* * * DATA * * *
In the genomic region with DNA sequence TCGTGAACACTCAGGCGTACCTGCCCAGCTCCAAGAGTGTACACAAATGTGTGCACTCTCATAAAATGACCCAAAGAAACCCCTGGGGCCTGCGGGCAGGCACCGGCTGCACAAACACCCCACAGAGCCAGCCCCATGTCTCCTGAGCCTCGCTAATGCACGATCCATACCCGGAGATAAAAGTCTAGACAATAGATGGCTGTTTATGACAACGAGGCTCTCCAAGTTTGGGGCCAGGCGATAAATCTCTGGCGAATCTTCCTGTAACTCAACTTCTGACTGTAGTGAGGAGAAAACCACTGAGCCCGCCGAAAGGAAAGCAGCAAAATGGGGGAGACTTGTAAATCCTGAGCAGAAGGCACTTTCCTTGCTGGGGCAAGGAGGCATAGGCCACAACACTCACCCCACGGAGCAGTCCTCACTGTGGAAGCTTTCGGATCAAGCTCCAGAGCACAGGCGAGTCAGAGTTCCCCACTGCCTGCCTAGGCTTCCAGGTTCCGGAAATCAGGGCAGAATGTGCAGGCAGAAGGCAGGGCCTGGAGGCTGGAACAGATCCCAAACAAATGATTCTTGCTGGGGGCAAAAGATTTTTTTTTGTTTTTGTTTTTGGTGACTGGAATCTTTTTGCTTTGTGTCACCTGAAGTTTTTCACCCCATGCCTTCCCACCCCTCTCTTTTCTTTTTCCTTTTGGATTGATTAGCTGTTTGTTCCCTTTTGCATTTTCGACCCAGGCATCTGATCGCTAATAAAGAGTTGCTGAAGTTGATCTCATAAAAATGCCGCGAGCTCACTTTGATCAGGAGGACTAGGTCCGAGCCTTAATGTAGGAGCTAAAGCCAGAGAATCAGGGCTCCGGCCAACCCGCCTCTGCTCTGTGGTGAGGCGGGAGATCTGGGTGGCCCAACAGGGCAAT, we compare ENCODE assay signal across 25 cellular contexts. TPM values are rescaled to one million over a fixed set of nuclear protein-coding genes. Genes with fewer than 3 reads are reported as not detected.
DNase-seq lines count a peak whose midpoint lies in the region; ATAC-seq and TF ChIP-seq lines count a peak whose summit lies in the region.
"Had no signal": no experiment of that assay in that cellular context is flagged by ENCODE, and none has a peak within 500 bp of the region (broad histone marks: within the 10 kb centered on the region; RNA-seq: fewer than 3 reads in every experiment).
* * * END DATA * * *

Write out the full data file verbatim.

In the genomic region with DNA sequence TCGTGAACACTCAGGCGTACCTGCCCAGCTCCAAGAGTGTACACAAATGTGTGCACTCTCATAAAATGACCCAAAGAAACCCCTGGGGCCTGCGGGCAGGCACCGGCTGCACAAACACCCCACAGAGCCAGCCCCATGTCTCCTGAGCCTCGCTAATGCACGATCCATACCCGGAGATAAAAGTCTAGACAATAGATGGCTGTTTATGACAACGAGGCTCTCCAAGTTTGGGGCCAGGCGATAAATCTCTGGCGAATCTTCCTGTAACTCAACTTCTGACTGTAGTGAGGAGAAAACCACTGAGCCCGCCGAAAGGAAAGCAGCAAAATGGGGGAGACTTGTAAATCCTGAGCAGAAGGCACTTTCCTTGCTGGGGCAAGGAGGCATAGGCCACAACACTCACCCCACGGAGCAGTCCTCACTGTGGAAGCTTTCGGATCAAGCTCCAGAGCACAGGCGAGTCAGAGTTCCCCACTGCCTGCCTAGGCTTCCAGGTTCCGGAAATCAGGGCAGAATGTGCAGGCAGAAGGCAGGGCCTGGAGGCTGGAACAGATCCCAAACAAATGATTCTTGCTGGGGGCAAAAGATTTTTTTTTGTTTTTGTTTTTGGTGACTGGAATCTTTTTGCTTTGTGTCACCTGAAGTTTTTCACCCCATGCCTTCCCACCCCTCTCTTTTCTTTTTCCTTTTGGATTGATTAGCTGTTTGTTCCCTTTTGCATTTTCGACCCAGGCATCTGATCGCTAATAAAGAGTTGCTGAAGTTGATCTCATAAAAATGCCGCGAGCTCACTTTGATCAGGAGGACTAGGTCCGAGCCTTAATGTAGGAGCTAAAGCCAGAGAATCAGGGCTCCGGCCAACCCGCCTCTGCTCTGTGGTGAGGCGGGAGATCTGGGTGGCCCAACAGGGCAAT, we compare ENCODE assay signal across 25 cellular contexts. TPM values are rescaled to one million over a fixed set of nuclear protein-coding genes. Genes with fewer than 3 reads are reported as not detected.
DNase-seq lines count a peak whose midpoint lies in the region; ATAC-seq and TF ChIP-seq lines count a peak whose summit lies in the region.
"Had no signal": no experiment of that assay in that cellular context is flagged by ENCODE, and none has a peak within 500 bp of the region (broad histone marks: within the 10 kb centered on the region; RNA-seq: fewer than 3 reads in every experiment).